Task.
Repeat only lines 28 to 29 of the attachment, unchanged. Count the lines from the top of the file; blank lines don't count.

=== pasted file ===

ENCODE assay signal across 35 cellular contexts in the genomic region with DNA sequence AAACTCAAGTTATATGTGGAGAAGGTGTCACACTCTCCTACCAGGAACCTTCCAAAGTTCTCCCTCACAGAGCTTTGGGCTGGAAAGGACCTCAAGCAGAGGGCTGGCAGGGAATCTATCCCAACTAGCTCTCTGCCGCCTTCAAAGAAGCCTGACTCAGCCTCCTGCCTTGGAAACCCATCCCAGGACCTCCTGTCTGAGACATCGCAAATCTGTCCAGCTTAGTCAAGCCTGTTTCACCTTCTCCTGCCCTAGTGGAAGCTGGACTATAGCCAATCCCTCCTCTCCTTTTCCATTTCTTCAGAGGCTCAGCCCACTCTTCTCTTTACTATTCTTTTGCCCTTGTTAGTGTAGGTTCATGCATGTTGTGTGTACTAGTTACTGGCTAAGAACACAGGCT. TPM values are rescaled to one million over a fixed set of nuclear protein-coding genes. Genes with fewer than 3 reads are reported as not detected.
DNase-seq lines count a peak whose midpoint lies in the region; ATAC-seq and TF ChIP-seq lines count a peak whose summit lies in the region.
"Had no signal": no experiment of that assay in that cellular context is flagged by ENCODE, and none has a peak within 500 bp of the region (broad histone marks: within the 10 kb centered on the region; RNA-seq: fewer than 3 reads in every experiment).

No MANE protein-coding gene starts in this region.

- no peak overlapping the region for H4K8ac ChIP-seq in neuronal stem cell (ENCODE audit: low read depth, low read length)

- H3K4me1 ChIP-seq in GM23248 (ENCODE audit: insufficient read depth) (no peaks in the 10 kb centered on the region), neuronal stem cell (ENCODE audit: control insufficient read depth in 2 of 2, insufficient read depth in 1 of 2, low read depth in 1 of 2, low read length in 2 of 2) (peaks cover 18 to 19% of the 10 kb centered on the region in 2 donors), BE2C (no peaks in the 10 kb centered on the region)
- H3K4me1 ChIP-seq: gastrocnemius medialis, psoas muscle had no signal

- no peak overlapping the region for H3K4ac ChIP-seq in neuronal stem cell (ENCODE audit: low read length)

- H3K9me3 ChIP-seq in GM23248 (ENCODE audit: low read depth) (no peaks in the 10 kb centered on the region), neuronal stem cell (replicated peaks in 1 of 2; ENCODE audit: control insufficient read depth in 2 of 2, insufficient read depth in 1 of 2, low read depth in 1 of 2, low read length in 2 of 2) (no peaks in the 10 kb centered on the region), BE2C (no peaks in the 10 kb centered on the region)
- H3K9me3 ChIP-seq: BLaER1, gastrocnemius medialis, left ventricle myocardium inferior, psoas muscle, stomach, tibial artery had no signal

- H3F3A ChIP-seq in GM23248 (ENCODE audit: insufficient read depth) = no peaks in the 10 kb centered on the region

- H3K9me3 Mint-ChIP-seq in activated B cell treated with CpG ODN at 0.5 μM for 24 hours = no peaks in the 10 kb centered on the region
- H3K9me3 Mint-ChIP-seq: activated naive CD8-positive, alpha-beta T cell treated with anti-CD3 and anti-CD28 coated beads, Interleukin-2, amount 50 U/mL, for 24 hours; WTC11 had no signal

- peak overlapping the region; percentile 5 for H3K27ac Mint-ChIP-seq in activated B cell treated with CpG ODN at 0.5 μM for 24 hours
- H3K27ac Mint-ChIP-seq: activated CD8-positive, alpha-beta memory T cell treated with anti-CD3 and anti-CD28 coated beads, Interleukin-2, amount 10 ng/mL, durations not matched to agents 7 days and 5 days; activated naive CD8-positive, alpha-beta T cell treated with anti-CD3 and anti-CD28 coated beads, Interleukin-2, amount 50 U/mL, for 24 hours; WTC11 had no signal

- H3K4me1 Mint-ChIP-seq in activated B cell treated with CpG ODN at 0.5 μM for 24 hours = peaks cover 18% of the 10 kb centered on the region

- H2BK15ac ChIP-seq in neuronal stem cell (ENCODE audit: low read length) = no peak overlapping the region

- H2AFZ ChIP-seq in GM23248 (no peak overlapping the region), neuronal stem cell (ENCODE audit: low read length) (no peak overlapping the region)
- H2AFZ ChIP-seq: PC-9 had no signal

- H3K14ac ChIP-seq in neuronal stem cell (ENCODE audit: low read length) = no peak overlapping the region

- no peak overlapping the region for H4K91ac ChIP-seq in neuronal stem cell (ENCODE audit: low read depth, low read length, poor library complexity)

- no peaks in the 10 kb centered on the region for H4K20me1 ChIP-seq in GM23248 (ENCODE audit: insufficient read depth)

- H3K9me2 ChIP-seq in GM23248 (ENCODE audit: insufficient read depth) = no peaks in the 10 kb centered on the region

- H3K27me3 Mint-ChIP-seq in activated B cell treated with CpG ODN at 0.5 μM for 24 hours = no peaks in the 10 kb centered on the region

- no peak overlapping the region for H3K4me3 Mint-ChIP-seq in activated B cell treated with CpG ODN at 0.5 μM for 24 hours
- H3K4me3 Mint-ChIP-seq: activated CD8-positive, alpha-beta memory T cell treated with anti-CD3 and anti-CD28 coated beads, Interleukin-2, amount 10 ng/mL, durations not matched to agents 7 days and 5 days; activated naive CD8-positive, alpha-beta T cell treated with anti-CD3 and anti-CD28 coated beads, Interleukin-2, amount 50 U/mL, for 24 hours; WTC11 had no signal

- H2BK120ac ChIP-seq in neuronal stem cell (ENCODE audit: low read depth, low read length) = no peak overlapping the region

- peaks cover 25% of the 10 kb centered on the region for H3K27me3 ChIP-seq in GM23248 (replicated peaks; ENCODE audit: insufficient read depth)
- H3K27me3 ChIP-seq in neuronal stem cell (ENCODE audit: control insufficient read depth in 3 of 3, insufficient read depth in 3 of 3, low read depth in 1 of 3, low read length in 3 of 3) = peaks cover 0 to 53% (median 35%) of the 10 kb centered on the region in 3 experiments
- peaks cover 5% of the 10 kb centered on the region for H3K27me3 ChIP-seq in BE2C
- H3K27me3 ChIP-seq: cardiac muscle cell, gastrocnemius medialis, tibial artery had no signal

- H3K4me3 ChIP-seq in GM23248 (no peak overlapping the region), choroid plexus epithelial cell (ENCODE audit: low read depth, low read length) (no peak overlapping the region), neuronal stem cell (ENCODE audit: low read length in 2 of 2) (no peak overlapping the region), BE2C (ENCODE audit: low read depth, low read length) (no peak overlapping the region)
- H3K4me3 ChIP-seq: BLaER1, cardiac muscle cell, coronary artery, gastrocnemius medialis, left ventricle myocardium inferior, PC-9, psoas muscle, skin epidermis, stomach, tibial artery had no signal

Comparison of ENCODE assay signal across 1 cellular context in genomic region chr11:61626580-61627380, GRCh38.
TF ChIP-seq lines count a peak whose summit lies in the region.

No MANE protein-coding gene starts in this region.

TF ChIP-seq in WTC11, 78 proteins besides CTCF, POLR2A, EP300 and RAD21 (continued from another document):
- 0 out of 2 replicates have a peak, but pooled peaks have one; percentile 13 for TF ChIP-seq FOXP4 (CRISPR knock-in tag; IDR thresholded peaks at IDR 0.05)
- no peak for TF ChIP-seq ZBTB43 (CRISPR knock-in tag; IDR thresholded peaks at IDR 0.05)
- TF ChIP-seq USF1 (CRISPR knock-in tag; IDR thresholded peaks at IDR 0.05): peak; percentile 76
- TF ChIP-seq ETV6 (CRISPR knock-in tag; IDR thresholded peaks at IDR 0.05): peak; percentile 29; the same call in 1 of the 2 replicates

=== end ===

- peaks cover 25% of the 10 kb centered on the region for H3K27me3 ChIP-seq in GM23248 (replicated peaks; ENCODE audit: insufficient read depth)
- H3K27me3 ChIP-seq in neuronal stem cell (ENCODE audit: control insufficient read depth in 3 of 3, insufficient read depth in 3 of 3, low read depth in 1 of 3, low read length in 3 of 3) = peaks cover 0 to 53% (median 35%) of the 10 kb centered on the region in 3 experiments